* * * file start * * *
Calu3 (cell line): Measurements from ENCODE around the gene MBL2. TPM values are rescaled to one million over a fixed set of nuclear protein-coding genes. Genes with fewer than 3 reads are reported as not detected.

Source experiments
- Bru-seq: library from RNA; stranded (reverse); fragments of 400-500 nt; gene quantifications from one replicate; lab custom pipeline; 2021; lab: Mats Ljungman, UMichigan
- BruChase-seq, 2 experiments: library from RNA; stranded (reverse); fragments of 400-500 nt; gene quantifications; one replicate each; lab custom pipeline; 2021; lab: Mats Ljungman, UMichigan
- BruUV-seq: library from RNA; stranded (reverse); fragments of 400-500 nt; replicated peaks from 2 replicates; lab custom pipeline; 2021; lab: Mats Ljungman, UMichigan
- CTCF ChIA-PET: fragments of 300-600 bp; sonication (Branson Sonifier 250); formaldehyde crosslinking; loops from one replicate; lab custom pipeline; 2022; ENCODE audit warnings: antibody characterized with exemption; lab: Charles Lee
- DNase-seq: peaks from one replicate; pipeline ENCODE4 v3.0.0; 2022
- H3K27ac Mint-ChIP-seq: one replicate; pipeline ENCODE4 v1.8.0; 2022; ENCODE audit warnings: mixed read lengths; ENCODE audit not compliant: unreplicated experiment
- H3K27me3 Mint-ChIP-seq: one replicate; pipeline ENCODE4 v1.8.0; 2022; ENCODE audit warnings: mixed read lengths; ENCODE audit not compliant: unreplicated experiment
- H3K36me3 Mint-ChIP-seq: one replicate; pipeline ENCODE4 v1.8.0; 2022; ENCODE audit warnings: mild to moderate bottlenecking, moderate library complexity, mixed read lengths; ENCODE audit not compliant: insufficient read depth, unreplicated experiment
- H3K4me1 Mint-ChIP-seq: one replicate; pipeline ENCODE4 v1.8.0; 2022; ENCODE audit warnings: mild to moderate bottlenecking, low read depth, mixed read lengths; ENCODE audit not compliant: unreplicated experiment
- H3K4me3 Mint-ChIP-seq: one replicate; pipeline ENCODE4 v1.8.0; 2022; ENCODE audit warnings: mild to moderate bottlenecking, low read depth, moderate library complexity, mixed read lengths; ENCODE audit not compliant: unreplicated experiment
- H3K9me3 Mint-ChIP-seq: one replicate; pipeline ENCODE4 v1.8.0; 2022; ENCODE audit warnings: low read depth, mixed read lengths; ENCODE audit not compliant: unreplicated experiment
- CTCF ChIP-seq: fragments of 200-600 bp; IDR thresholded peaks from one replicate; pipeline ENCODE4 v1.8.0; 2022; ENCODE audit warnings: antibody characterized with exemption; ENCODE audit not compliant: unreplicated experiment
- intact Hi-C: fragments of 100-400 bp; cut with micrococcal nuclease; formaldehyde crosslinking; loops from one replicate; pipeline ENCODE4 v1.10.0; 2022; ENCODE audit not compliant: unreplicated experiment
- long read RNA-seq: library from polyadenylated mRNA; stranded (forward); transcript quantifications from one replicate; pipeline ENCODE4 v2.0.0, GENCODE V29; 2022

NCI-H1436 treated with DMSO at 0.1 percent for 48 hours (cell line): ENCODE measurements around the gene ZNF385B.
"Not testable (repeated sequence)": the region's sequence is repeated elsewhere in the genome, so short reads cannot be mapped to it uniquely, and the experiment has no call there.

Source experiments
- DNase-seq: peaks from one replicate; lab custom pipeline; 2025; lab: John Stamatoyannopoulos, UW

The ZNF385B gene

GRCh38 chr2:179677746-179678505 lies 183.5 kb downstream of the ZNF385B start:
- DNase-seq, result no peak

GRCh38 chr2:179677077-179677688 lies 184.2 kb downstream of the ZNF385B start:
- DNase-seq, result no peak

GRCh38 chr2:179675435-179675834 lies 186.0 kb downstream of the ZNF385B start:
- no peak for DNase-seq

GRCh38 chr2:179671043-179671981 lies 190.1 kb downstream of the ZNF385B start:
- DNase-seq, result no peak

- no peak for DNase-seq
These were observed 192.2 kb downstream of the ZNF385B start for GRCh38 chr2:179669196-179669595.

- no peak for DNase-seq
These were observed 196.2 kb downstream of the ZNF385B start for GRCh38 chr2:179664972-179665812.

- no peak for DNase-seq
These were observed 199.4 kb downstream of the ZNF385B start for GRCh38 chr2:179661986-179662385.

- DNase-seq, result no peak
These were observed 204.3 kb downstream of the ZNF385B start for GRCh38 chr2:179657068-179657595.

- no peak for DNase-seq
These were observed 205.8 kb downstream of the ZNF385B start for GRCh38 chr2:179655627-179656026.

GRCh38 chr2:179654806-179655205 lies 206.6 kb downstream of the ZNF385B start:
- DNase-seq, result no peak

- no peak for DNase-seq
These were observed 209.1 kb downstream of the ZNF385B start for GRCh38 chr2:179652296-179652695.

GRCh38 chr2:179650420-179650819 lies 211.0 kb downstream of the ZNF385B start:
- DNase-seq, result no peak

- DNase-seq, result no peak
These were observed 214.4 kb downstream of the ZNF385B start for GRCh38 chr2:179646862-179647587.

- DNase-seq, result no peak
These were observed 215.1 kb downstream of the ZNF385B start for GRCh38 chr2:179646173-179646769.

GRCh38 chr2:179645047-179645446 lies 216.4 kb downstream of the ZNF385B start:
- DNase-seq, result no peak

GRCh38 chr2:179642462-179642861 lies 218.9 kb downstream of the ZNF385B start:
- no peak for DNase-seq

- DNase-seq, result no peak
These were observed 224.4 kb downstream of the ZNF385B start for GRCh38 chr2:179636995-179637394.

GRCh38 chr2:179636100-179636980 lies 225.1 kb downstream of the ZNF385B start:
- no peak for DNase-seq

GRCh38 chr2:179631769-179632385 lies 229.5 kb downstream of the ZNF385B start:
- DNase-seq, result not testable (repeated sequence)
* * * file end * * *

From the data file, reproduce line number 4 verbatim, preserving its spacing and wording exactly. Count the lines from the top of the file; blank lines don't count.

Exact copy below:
- BruChase-seq, 2 experiments: library from RNA; stranded (reverse); fragments of 400-500 nt; gene quantifications; one replicate each; lab custom pipeline; 2021; lab: Mats Ljungman, UMichigan